International Year of Chemistry, 2011

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Prof. Ada Yonath - Public Lecture at TIFR on Friday 4th February 2011

Activity by Arnab Bhattacharya   |   added on Feb 02, 2011   |   India Official_iyc_logo

Sponsor(s): Tata Institute of Fundamental Research, Mumbai, India

Prof. Ada Yonath, Chemistry NL 2009, speaks on "The amazing ribosome, its tiny enemies and hints about its origin"

The amazing ribosome, its tiny enemies and hints about its origin

Prof. Ada Yonath, NL

Department of Structural Biology, Weizmann Institute of Scinece, Rehovot, Israel 
Friday, 4th February 2011


The ribosome, the universal polymerase that translates the genetic code into proteins, possesses spectacular architecture accompanied by inherent mobility, which allows for its smooth performance. The site for peptide bond formation (PTC) is located within a universal internal semi-symmetrical sub- region that connects all of the remote ribosomal features involved in its functions. The high conservation of this semi-symmetrical region implies its existence irrespective of environmental conditions. Hence, it is likely that it represents the ancient ribosome.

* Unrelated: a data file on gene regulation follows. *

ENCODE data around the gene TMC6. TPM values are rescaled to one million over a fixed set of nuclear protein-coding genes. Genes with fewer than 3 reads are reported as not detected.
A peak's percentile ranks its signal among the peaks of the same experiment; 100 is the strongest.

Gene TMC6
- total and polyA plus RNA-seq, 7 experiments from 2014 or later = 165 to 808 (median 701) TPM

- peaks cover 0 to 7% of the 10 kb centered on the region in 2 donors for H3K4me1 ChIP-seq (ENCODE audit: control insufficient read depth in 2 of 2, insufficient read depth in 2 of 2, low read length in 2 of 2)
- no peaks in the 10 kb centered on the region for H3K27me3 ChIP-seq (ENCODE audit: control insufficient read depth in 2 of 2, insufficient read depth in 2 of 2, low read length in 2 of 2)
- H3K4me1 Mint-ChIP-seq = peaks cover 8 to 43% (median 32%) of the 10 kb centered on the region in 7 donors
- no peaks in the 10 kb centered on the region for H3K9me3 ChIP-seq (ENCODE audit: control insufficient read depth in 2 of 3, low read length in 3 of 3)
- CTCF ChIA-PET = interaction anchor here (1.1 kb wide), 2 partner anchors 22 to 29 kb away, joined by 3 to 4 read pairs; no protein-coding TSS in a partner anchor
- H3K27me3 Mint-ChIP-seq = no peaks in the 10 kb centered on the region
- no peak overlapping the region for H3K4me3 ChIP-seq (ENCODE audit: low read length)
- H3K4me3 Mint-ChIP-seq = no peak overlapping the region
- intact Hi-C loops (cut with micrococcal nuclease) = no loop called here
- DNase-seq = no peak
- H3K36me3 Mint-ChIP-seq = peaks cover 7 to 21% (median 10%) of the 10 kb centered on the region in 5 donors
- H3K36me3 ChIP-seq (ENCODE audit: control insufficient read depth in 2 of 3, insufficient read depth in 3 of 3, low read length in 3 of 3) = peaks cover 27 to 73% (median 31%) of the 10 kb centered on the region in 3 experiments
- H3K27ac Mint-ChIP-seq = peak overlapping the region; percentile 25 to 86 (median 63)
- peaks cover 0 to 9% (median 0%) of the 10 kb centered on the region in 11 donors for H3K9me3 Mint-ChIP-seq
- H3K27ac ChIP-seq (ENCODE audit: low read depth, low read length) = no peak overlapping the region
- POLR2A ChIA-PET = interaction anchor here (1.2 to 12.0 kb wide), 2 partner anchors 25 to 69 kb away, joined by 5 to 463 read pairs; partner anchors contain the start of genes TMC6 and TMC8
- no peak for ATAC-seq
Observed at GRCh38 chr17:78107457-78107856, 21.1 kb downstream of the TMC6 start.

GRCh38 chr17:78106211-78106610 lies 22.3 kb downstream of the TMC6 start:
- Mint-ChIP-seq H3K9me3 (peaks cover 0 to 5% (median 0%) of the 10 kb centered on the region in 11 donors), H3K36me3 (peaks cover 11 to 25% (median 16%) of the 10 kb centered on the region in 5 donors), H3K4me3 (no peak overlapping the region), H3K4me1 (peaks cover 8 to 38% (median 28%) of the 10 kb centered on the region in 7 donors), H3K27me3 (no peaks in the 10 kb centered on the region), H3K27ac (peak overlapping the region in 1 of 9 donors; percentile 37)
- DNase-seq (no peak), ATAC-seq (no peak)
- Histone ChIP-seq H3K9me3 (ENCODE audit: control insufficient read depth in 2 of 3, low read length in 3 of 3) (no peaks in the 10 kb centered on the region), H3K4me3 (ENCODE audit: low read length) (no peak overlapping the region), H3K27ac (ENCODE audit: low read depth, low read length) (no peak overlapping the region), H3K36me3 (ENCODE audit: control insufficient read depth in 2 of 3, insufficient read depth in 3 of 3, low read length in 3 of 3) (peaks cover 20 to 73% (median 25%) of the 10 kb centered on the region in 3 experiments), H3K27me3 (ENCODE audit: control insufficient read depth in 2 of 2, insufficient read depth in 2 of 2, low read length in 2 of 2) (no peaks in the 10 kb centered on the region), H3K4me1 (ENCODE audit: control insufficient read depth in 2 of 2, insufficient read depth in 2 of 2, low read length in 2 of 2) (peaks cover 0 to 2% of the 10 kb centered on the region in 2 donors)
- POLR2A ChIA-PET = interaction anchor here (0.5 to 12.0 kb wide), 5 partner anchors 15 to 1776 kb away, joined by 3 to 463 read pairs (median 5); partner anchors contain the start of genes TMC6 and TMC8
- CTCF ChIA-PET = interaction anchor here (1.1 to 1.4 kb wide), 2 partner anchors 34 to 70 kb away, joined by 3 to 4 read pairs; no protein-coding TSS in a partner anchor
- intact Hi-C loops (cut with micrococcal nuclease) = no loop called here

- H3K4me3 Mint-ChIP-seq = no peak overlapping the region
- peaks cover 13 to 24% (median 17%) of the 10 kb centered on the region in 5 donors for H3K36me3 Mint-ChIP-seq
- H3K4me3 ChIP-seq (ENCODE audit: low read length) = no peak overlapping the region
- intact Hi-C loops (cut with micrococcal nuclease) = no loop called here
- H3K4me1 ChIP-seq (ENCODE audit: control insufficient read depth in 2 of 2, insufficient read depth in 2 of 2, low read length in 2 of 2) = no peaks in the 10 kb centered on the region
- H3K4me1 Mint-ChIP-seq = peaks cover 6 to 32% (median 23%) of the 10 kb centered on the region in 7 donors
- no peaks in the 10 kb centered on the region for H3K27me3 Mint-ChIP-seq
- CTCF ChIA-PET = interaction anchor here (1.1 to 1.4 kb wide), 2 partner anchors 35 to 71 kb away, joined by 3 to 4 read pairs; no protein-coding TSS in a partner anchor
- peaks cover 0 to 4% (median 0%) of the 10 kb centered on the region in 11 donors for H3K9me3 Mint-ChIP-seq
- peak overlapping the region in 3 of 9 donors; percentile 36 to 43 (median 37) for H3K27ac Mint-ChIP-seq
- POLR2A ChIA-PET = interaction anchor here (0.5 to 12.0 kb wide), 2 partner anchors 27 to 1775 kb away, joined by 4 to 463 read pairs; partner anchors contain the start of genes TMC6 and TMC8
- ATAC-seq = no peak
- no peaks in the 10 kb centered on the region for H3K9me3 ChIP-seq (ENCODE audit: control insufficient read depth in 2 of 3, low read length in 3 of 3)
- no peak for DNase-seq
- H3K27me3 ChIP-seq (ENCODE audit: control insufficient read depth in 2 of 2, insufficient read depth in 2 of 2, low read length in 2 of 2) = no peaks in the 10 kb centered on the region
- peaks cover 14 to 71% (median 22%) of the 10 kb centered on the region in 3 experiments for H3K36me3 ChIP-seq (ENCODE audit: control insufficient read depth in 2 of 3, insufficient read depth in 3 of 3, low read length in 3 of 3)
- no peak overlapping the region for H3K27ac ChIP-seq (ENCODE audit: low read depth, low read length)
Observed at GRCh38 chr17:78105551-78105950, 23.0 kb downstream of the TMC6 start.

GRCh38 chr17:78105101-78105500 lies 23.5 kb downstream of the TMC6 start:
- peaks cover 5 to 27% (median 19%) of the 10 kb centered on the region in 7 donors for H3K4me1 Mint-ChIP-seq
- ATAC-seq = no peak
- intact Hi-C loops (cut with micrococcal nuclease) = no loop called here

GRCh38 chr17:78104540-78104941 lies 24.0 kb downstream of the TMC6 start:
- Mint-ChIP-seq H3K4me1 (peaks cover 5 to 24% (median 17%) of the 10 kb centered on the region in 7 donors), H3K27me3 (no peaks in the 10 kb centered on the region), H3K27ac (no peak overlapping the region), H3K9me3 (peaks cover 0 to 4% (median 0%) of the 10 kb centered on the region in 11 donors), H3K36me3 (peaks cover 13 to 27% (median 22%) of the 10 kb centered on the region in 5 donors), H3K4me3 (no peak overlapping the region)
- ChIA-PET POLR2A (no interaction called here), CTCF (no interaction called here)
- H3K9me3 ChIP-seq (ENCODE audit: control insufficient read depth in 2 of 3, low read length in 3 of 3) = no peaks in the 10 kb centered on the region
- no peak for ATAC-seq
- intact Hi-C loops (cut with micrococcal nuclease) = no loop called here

Adjacent to the PTC is an elongated tunnel along which nascent chains progress until they emerge out of the ribosome. This tunnel possesses gating capabilities, may be involved in initial nascent protein folding, provides the binding site of the first cellular chaperone that encounters the emerging nascent chain, and hosts a major family of antibiotics. Crystallographic analysis of complexes of ribosomes and antibiotics targeting them revealed the structural bases for antibiotics action, synergism, selectivity, and resistance.

About Prof. Ada Yonath

Ada Yonath is best known for her pioneering work on the structure of the ribosome. She received the Nobel Prize in Chemistry in 2009 along with Venkatraman Ramakrishnan and Thomas A. Steitz for her studies on the structure and function of the ribosome. She is the current director of the Helen and Milton A. Kimmelman Centre for Biomolecular Structure and Assembly of the Weizmann Institute of Science, Israel. She is also the recipient of the first European Crystallography Prize, Israel Prize for Chemistry, and Wolf Prize in Chemistry.

Topic: celebrating chemistry, public lecture, nobel prize in chemistry Audience: students, general public, chemists, secondary schools
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